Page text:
Spence (ABC): Take the Larry Holmes-Trevor Berbick fight in April. HBO did that fight; we passed. The rights fees that the promoter was asking were exorbitant if that fight fight was going to be televised in the daytime. Our interest was in television that fight on Wide World of Sports. HBO aired the fight in prime time. So HBO, the cable industry, can take an event that we don't deem sufficiently attractive for prime-time exposure and put it on in prime time. Their standards seem to be different than the network's standards. So I guess you could say there's competition in an indirect sense.
Q: The National Football League TV contract expires after next year and negotiations are coming up for a new contract. Some people say the next contract the league signs will exceed a billion dollars, and that it may be the last network contract. Your view on the upcoming negotiations.
Sauter (CBS): We go into negotiations sometime in the middle of the summer, and we presume it will be for a four-year contract. What will happen at the end of that four years is going to be dependent upon what changes, if any, are made in the league itself. There is a tremendous number of market place conditions that have to be factored into this, and I don't think we know what those conditions are going to be. . . The league is very insightful as to what the market place will bear. And we see no reason why it will change.
Watson (NBC): There is little doubt in my mind that the rights fees (the fee broadcasters pay for the right to televise an event) will increase, and increase substantially. What actual dollar amount they reach remains to be seen -- that's part of the negotiation. Do I think it's the last contract that will be negotiated with the networks? I certainly do not. I think the NFL recognizes that their support in the past has come from free television, and that's where their fan support comes from as well. I'm sure they will be around with us for a long period of time. (NFL Commissioner) Pete Rozelle is probably one of the most sensitive and knowledgeable people in our business. He knows what the traffic will bear. He's also flexible and understanding as to network problems and it has been an excellent relationship for both sides. I can't visualize Pete doing anything to upset things.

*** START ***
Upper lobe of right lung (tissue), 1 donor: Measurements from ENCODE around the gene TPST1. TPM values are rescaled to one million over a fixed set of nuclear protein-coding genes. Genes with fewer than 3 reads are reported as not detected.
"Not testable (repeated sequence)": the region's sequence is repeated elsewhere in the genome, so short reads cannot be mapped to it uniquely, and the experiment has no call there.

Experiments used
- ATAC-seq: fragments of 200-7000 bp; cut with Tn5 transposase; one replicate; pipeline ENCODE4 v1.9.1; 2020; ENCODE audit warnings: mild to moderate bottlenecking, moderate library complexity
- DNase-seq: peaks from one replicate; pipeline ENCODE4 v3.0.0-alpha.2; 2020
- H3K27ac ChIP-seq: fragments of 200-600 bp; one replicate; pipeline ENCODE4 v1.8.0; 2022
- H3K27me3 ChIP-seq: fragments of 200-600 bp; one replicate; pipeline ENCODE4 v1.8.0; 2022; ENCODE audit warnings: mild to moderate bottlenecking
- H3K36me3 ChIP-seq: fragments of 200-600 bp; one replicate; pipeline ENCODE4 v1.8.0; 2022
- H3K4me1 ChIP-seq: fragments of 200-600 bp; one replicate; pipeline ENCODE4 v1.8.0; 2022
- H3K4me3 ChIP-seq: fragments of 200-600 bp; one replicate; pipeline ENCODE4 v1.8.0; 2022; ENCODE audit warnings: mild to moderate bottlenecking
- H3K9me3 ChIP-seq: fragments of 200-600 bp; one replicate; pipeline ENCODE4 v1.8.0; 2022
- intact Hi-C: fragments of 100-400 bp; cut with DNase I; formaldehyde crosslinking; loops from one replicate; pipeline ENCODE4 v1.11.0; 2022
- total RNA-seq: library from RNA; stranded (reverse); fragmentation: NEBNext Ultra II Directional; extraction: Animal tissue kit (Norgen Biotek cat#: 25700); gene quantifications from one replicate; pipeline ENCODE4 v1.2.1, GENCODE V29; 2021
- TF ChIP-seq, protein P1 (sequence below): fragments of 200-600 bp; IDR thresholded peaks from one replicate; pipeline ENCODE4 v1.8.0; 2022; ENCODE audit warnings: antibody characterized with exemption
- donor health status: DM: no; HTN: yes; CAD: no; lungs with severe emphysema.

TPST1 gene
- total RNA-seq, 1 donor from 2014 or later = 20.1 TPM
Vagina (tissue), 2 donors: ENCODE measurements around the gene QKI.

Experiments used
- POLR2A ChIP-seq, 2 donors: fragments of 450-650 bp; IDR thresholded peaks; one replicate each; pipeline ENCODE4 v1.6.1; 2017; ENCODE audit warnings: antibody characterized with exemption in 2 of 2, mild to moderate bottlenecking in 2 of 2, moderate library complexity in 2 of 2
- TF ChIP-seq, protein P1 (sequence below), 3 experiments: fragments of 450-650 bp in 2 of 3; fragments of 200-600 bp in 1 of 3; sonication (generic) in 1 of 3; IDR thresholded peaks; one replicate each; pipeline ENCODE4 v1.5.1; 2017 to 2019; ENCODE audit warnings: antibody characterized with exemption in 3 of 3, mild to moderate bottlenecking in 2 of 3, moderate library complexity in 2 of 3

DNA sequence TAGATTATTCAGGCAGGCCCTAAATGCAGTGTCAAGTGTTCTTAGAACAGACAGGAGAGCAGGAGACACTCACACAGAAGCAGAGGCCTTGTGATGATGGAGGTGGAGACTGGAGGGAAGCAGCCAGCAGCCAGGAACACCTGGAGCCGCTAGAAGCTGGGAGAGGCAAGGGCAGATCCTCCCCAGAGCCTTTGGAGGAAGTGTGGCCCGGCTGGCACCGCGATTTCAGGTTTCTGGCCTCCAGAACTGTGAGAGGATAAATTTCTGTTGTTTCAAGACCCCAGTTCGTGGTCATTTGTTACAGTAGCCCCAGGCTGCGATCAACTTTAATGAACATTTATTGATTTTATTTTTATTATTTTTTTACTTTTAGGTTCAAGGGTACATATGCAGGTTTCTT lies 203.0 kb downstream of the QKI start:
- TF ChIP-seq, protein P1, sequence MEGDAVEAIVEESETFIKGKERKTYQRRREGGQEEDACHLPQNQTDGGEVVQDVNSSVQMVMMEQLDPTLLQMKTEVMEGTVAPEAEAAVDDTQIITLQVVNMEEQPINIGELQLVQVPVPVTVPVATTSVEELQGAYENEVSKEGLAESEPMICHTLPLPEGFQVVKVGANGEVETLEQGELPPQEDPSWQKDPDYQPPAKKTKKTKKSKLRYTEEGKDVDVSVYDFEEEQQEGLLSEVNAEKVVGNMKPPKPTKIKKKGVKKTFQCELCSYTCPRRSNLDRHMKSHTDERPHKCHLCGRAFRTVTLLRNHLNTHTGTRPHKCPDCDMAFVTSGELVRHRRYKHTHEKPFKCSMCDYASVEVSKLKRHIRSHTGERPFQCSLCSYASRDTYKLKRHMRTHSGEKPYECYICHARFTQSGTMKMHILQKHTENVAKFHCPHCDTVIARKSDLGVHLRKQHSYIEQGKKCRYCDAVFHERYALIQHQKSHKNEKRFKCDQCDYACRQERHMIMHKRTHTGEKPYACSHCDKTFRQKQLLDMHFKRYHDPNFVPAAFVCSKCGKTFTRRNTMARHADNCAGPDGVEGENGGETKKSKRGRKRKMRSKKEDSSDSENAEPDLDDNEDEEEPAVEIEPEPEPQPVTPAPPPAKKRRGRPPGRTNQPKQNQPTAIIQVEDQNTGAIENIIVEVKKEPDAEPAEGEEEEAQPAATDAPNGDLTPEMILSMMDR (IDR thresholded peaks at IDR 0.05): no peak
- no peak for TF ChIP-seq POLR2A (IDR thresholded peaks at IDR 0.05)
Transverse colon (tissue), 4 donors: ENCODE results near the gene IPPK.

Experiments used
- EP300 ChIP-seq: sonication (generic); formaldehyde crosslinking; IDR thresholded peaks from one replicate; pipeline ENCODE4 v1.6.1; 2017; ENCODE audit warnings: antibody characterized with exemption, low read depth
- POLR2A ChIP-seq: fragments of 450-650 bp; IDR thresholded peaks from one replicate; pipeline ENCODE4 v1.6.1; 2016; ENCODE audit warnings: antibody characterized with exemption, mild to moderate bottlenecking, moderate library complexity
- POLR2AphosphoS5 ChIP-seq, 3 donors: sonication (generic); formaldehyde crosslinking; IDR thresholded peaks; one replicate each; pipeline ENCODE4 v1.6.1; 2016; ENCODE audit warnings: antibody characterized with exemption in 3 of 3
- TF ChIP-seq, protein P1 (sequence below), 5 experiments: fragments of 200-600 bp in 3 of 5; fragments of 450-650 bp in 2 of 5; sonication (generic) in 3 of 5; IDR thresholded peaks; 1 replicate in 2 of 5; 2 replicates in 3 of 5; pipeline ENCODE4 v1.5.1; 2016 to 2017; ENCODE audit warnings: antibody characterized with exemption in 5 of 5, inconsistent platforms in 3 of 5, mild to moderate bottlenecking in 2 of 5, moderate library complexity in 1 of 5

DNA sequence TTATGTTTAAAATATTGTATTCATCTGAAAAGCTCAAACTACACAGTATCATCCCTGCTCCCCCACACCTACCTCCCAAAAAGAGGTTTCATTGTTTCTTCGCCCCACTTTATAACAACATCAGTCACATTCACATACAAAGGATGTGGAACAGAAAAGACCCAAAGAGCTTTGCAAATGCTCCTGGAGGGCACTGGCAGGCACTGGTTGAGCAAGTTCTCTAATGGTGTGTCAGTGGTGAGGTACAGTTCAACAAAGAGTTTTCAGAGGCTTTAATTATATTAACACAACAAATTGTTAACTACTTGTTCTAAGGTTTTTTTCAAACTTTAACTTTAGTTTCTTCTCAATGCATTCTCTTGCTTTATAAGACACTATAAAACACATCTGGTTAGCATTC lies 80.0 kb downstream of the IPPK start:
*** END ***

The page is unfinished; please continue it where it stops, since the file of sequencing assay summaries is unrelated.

Spence (ABC): I think there might well be some cable experimentation. Going back to what I said before: I think the exposure factor is going to be an important consideration in the mind of the NFL. My guess would be that it really will not be the last network contract.
Q: What about the Olympics? The rights fees for the Los Angeles games were staggering. Are the Olympics getting too expensive for network television?
Sauter (CBS): Well, I don't think there is anyone here who would willingly change places with ABC in a financial sense. Would everybody like to broadcast the Olympics? The answer is an emphatic yes. But CBS reached the conclusion that the cost of it could very well be exhorbitant, as I think it's turning out to be, and that it was just too much of a financial gamble for prudent business people to make. ABC saw it the other way and the accuracy of that will work itself out.
Watson (NBC): ABC thought it was worth that much. Everyone else felt that was too big a bite. Now who was right and who was wrong? We'll find out in 1984. The bidding took place when we were in the process of concluding our arrangements for the Moscow Olympics and before the boycott. So we had a pretty good handle on what we felt the coverage would generate, and we used that experience factor in determining what our level of bidding would be. We decided it was too high a price to pay.
Spence (ABC): We are over 50 percent sold right now for the Olympic Games, a little less than three years away from the Winter Games and more than three from the Summer Games. We fully expect the Olympic Games to be profitable in 1984. The Olympics are special to ABC. By the end of 1984 we will have televised nine of the previous 12 Olympics. The Olympics is an important part of our history and we made a judgment as to what we should pay and we think that is a sound judgment. . . Having said that, I would be less than candid if I didn't say that certainly we would be concerned about the escalation of the rights. At some point things are going to get out of hand. But we think of our investment in both Games as sound and we expect both Games to be profitable.